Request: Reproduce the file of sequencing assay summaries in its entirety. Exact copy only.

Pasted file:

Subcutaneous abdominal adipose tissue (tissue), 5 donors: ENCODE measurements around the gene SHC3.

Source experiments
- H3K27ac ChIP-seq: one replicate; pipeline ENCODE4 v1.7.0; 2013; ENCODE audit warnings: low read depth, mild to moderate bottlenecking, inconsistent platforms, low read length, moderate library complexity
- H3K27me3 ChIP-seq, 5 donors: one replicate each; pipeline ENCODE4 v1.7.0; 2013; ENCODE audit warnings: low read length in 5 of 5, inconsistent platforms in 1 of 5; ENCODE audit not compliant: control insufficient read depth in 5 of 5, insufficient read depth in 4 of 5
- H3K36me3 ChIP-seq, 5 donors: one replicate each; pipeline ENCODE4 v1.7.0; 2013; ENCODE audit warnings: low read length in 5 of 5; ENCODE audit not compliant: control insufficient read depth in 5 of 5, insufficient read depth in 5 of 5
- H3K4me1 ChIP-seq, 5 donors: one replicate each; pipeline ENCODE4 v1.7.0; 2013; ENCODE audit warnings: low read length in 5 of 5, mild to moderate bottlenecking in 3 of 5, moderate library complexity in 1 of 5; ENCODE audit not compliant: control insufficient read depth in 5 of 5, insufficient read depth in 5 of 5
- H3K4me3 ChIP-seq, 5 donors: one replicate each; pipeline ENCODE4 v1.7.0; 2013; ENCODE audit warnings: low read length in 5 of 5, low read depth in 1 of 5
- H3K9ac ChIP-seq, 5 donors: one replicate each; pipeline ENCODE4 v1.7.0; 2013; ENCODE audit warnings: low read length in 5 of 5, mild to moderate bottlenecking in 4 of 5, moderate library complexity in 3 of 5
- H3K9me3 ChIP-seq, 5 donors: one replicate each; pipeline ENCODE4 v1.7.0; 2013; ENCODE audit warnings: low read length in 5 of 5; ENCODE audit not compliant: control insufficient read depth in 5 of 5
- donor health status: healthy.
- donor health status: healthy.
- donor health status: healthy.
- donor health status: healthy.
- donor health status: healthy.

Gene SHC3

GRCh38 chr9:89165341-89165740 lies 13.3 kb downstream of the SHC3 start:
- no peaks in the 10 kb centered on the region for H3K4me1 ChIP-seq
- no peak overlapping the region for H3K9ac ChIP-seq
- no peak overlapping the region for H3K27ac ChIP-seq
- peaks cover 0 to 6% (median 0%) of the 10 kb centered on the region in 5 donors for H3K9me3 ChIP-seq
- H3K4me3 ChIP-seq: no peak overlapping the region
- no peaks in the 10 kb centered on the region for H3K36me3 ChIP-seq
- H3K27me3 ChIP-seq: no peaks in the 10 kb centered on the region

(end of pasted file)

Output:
Subcutaneous abdominal adipose tissue (tissue), 5 donors: ENCODE measurements around the gene SHC3.

Source experiments
- H3K27ac ChIP-seq: one replicate; pipeline ENCODE4 v1.7.0; 2013; ENCODE audit warnings: low read depth, mild to moderate bottlenecking, inconsistent platforms, low read length, moderate library complexity
- H3K27me3 ChIP-seq, 5 donors: one replicate each; pipeline ENCODE4 v1.7.0; 2013; ENCODE audit warnings: low read length in 5 of 5, inconsistent platforms in 1 of 5; ENCODE audit not compliant: control insufficient read depth in 5 of 5, insufficient read depth in 4 of 5
- H3K36me3 ChIP-seq, 5 donors: one replicate each; pipeline ENCODE4 v1.7.0; 2013; ENCODE audit warnings: low read length in 5 of 5; ENCODE audit not compliant: control insufficient read depth in 5 of 5, insufficient read depth in 5 of 5
- H3K4me1 ChIP-seq, 5 donors: one replicate each; pipeline ENCODE4 v1.7.0; 2013; ENCODE audit warnings: low read length in 5 of 5, mild to moderate bottlenecking in 3 of 5, moderate library complexity in 1 of 5; ENCODE audit not compliant: control insufficient read depth in 5 of 5, insufficient read depth in 5 of 5
- H3K4me3 ChIP-seq, 5 donors: one replicate each; pipeline ENCODE4 v1.7.0; 2013; ENCODE audit warnings: low read length in 5 of 5, low read depth in 1 of 5
- H3K9ac ChIP-seq, 5 donors: one replicate each; pipeline ENCODE4 v1.7.0; 2013; ENCODE audit warnings: low read length in 5 of 5, mild to moderate bottlenecking in 4 of 5, moderate library complexity in 3 of 5
- H3K9me3 ChIP-seq, 5 donors: one replicate each; pipeline ENCODE4 v1.7.0; 2013; ENCODE audit warnings: low read length in 5 of 5; ENCODE audit not compliant: control insufficient read depth in 5 of 5
- donor health status: healthy.
- donor health status: healthy.
- donor health status: healthy.
- donor health status: healthy.
- donor health status: healthy.

Gene SHC3

GRCh38 chr9:89165341-89165740 lies 13.3 kb downstream of the SHC3 start:
- no peaks in the 10 kb centered on the region for H3K4me1 ChIP-seq
- no peak overlapping the region for H3K9ac ChIP-seq
- no peak overlapping the region for H3K27ac ChIP-seq
- peaks cover 0 to 6% (median 0%) of the 10 kb centered on the region in 5 donors for H3K9me3 ChIP-seq
- H3K4me3 ChIP-seq: no peak overlapping the region
- no peaks in the 10 kb centered on the region for H3K36me3 ChIP-seq
- H3K27me3 ChIP-seq: no peaks in the 10 kb centered on the region